The Nag Hammadi Library

Roughly a year before the Dead Sea Scrolls were discovered by a shepherd boy, another major discovery took place in Egypt. Near the city of Nag Hammadi two brothers discovered a collection of ancient writings. The actual circumstances of the discovery remain unclear. 

The brothers who made the discovery were somewhat vague in the details of how and exactly where the discovery took place. It seems clear the writings were found in a grave. It is considered highly probable the brothers were looting an ancient grave when they made the discovery and thus, they were not completely forthcoming with details. Regardless of where or how it was discovered, what they found was truly extraordinary.

In all, the discovery consisted of thirteen leather bound papyrus codices. These codices contained fifty-two separate entries, mostly Gnostic treatises. Perhaps the best known of these is the Gospel of Thomas. The discovery of these texts helped show the vast differences between the early Christians and the Gnostic beliefs. In many instances the Gnostic writers incorporated elements of other religions, including Christianity, into their texts.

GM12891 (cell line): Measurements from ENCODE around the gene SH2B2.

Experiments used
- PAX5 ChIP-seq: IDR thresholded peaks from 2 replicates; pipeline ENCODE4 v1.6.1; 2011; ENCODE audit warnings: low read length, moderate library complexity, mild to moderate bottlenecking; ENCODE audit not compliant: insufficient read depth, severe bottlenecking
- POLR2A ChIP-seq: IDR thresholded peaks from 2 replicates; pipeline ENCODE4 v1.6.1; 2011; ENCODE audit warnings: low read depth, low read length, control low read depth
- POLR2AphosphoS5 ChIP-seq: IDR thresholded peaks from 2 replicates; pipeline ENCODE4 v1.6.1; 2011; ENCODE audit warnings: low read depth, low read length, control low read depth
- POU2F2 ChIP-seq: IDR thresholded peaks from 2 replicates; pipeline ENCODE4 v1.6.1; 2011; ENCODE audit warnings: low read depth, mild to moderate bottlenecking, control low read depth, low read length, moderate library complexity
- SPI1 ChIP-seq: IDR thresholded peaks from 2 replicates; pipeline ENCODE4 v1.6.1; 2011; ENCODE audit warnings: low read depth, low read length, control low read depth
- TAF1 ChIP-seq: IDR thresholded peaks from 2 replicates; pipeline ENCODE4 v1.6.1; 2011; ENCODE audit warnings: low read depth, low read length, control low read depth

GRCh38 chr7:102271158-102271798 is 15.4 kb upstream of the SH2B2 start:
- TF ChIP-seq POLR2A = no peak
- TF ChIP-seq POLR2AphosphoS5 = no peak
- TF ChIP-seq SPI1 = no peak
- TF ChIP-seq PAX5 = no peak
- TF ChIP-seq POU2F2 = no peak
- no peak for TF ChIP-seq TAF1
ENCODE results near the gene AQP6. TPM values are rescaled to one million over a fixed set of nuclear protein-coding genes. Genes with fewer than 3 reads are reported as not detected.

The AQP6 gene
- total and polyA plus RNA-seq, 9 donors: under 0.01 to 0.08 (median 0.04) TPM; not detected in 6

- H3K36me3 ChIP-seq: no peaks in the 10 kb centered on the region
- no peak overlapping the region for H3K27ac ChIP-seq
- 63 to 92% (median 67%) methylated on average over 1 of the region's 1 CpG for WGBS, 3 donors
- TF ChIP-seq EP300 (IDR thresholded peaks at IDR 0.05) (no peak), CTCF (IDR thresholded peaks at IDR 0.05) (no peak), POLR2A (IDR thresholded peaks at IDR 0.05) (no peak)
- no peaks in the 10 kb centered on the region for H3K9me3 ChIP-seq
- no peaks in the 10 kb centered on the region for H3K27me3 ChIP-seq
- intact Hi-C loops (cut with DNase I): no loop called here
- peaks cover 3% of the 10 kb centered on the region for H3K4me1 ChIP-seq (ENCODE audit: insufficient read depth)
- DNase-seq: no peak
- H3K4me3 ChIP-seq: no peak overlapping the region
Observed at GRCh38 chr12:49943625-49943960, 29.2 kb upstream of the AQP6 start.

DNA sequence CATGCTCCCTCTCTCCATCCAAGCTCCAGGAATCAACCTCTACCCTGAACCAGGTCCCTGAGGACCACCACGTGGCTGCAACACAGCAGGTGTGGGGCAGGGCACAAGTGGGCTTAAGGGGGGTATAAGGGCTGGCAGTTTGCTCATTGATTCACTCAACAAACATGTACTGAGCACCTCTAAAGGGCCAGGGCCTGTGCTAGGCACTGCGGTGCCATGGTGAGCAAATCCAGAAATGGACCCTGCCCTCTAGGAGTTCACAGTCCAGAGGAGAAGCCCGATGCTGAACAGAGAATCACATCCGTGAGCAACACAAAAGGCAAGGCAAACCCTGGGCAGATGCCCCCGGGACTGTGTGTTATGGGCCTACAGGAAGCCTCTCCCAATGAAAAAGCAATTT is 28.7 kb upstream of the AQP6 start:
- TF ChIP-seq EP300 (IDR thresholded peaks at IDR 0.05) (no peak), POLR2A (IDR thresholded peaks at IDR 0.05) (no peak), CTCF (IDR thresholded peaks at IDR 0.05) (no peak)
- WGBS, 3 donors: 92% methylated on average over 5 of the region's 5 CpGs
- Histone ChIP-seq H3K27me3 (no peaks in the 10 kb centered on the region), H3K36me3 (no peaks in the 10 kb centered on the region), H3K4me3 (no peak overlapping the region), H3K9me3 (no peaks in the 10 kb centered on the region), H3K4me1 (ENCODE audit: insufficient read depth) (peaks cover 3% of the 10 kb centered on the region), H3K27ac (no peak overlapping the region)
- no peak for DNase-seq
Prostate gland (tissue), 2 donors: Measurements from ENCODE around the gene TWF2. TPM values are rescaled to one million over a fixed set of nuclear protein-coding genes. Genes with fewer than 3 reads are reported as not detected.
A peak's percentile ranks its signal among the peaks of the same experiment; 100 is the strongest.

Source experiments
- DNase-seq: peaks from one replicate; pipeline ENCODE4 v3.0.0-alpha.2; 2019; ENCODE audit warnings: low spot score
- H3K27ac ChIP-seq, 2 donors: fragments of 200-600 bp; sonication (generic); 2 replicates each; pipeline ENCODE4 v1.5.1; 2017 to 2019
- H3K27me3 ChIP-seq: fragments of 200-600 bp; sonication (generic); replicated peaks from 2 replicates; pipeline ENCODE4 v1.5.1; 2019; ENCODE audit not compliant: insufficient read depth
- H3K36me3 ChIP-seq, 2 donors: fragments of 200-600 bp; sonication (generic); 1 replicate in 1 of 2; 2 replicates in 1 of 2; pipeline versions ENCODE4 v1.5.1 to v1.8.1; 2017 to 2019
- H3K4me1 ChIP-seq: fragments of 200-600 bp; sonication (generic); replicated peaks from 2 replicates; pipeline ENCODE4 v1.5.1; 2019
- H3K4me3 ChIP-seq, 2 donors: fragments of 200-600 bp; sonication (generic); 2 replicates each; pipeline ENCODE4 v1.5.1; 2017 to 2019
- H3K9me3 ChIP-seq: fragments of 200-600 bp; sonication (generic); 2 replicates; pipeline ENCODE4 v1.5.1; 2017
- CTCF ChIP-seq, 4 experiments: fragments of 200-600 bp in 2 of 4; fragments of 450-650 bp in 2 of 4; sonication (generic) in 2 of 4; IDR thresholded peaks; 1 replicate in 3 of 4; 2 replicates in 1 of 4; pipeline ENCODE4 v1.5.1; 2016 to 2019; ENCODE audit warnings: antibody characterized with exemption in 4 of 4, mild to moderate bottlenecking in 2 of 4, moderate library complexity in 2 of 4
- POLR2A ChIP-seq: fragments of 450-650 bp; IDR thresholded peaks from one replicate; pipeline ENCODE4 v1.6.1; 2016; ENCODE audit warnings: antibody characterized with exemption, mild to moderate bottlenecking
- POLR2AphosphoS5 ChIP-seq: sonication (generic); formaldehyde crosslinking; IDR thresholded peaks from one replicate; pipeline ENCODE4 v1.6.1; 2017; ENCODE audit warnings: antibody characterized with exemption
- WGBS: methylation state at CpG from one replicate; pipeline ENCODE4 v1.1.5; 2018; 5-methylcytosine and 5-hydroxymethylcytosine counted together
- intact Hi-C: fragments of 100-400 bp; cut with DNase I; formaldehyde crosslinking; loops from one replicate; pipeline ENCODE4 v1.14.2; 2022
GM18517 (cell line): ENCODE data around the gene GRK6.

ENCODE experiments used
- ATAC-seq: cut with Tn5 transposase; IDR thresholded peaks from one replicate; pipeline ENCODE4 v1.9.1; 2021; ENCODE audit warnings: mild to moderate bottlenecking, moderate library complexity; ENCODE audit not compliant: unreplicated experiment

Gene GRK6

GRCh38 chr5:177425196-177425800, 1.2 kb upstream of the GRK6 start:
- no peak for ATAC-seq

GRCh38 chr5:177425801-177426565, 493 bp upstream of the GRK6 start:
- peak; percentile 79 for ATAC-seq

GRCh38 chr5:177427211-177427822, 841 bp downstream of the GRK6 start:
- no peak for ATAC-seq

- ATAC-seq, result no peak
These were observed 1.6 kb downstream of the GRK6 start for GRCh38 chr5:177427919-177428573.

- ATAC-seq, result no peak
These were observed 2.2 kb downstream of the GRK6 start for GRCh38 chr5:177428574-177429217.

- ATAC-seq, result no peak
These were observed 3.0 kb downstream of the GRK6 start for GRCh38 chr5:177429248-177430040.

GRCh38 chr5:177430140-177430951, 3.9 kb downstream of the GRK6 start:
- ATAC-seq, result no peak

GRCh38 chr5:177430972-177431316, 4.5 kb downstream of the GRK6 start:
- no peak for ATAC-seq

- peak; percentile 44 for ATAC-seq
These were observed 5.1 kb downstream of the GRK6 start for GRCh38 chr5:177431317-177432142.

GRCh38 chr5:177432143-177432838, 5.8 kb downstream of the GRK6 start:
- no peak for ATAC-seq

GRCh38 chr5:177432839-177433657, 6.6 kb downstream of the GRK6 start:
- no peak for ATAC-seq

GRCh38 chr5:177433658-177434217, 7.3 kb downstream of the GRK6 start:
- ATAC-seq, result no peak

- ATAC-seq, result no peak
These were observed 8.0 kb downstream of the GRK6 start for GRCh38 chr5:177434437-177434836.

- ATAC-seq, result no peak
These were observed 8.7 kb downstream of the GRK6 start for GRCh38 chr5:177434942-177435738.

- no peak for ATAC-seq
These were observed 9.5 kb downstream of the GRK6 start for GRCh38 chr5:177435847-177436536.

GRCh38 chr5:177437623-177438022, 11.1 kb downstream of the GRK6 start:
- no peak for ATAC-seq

The brothers, having obtained the documents under less-than-ideal conditions, were cautious in their attempts to sell them. One story tells of how the ancient documents were hung on a pole in the brother’s home and their mother would occasionally rip out pages to start her cook fire.

The collection was eventually purchased and can now be seen in the Coptic Museum in Cairo. It remains unclear as to how or why the books were buried. It was a somewhat common practice to bury books in Egypt, but some scholars believe there may have been another reason. In 367 A.D. about the time the Nag Hammadi documents were buried, Saint Athanasius wrote his festal letter in which he condemned the use of any non-canonical books and went on to list which books were considered to be in the canon. It is thought the Nag Hammadi documents were buried in fear of being caught with the prohibited books.

Regardless of how the books came to be in the grave, or how they were eventually discovered, they represent the hope that more such large caches of ancient documents might still exist. While these documents do not contain books of the Bible, they do offer an excellent insight into the struggle of the early church in dealing with such manuscripts.

Through the Ages

  Geologic Time 4.6 Million B.C. -to- 2.6 Million B.C. Stone Age Palaeolithic 2.6 Million B.C. -to- 10,000 B.C. Mesolithic 10,000 B.C. -to- ...